In general we could say that men and women, in and out of the Church, have been taunted and titillated with views concerning man, woman, priesthood, and family that are at odds with the revealed word and thus with "things as they really are, and ... as they really will be" (Jacob 4:13) .... No person who revolts against the divinely established role and calling he or she was given before the foundations of this earth were laid can be happy or find real fulfillment, not here or in eternity.[126]

Apostle David A. Bednar stated: "[Gender] in large measure defines who we are, why we are here upon the earth, and what we are to do and become. For divine purposes, male and female spirits are different, distinctive, and complementary. … The unique combination of spiritual, physical, mental, and emotional capacities of both males and females were needed to implement the plan of happiness".[127]

Apostle M. Russell Ballard taught, "The premortal and mortal natures of men and women were specified by God Himself. … [Sometimes women] ask: 'Is a woman's value dependent exclusively upon her role as a wife and mother?' The answer is simple and obvious: No. … Every righteous man and woman has a significant role to play in the onward march of the kingdom of God."[128]

See also[edit]

Notes[edit]

  1. ^ Book of Mormon Study Guide. Salt Lake City: LDS Church. 2000. p. 1270128. 
  2. ^ Holland, Jeffrey. "Of Souls, Symbols, and Sacraments". familylifeeducation.org. Family Life Education Institute. 
  3. ^ Benson, Ezra. "America at the Crossroads". lds.org. LDS Church. 
  4. ^ Grant, Heber. "Message of the First Presidency". byu.edu. BYU. 
  5. ^ Kimball, Spencer. "Do You Remember Me?". lds.org. LDS Church. 
  6. ^ Petersen, Mark. "Think, then Act Safely". byu.edu. BYU. 
  7. ^ "Chastity". Gospel Study: Study by Topic. LDS.org. LDS Church. 
  8. ^ Secondary definition: Incontinence (philosophy): lacking in moderation or self-control, especially of sexual desire.
  9. ^ Kimball, Spencer W. (November 1980), "Kimball Speaks Out on Morality", Ensign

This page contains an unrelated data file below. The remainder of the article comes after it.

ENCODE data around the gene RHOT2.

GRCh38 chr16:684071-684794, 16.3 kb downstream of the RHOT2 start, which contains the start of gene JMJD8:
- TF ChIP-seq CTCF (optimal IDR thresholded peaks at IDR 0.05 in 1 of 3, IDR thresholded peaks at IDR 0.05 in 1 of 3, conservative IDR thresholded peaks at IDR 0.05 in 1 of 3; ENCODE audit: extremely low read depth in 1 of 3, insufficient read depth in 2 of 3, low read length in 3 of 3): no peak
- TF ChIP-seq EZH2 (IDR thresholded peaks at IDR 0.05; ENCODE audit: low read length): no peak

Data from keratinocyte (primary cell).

10. ^ a b Handbook 1: Stake Presidents and Bishops (Salt Lake City, Utah: LDS Church, 2010) §§ 6.7.3, 6.9.3.
  11. ^ Some church leaders have taught that oral sex, anal sex, and contraception are sinful, but there is no official policy prohibiting them.[citation needed]
  12. ^ "Modesty". Gospel Study: Study by Topic. LDS.org. LDS Church. 
  13. ^ a b Handbook 1: Stake Presidents and Bishops (Salt Lake City, Utah: LDS Church, 2010) §§ 6.7.2.
  14. ^ a b Hinckley, Gordon B. (November 1998), "What Are People Asking about Us?", Ensign, LDS Church 
  15. ^ Lattin, Don (April 13, 1997), "Musings of the Main Mormon: Gordon B. Hinckley, "president, prophet, seer and revelator: of the Church of Jesus Christ of Latter-day Saints, sits at the top of one of the world's fastest-growing religions", San Francisco Chronicle, Hinckley: “Now we have gays in the church. Good people. We take no action against such people – provided they don’t become involved in transgression, sexual transgression. If they do, we do with them exactly what we’d do with heterosexuals who transgress. 
  16. ^ a b c Oaks, Dallin H.; Wickman, Lance B. (2007). "Same-Gender Attraction". Newsroom, LDS Church (Interview: Transcript). Interview with LDS Church Public Affairs staffers. Salt Lake City, Utah. 
  17. ^ Handbook 1: Stake Presidents and Bishops (Salt Lake City, Utah: LDS Church, 2010) §§ 6.13.3.
  18. ^ Handbook 1: Stake Presidents and Bishops (Salt Lake City, Utah: LDS Church, 2010) §§ 4.5.2: "A candidate who has participated in homosexual activity during or after the last three teenage years will not normally be considered for missionary service, especially if the person has participated in such activities with several partners or with one partner over an extended period of time. In rare cases the stake president may submit a recommendation that the First Presidency consider an exception if there is strong evidence of genuine repentance and reformation and if the candidate has been free of transgression for a sufficient period of time. This period of repentance should be at least one year and may be as long as three years if the acts occurred several times or over an extended time or if the person was the aggressor."
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  26. ^ a b Kimball, Spencer (January 5, 1965), "Love vs. Lust", BYU Speeches of the Year, pp. 22–24 .Transcript reprint with permission at mentalhealthlibrary.info
  27. ^ Kimball, Spencer (1980), President Kimball Speaks Out on Morality 
  28. ^ Kimball, Spencer (1972), Faith Precedes the Miracle: Based on Discourses of Spencer W. Kimball, Deseret Book Company, p. 174, ISBN 978-0-87747-490-6 
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  30. ^ Kimball, Spencer (1972), Faith Precedes the Miracle: Based on Discourses of Spencer W. Kimball, Deseret Book Company, p. 230, ISBN 978-0-87747-490-6 
  31. ^ Kimball, Spencer (1969), The Miracle of Forgiveness, Bookcraft, pp. 25, 77–78, 182, ISBN 978-0-88494-192-7 
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  37. ^ Stapley, Delbert (26 April 1966). BYU Speeches. BYU. p. 12. 
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  43. ^ McConkie, Bruce R. (1958). Mormon Doctrine. Deseret Book. p. 610. 
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  48. ^ Samantha Allen, "Tim Ferriss Is Bro Culture's Anti-Masturbation Crusader", The Daily Beast, August 1, 2014.
  49. ^ Peggy Fletcher Stack, "LDS Church 'retires' Mormon apostle's 'little factory' pamphlet", The Salt Lake Tribune, November 14, 2016.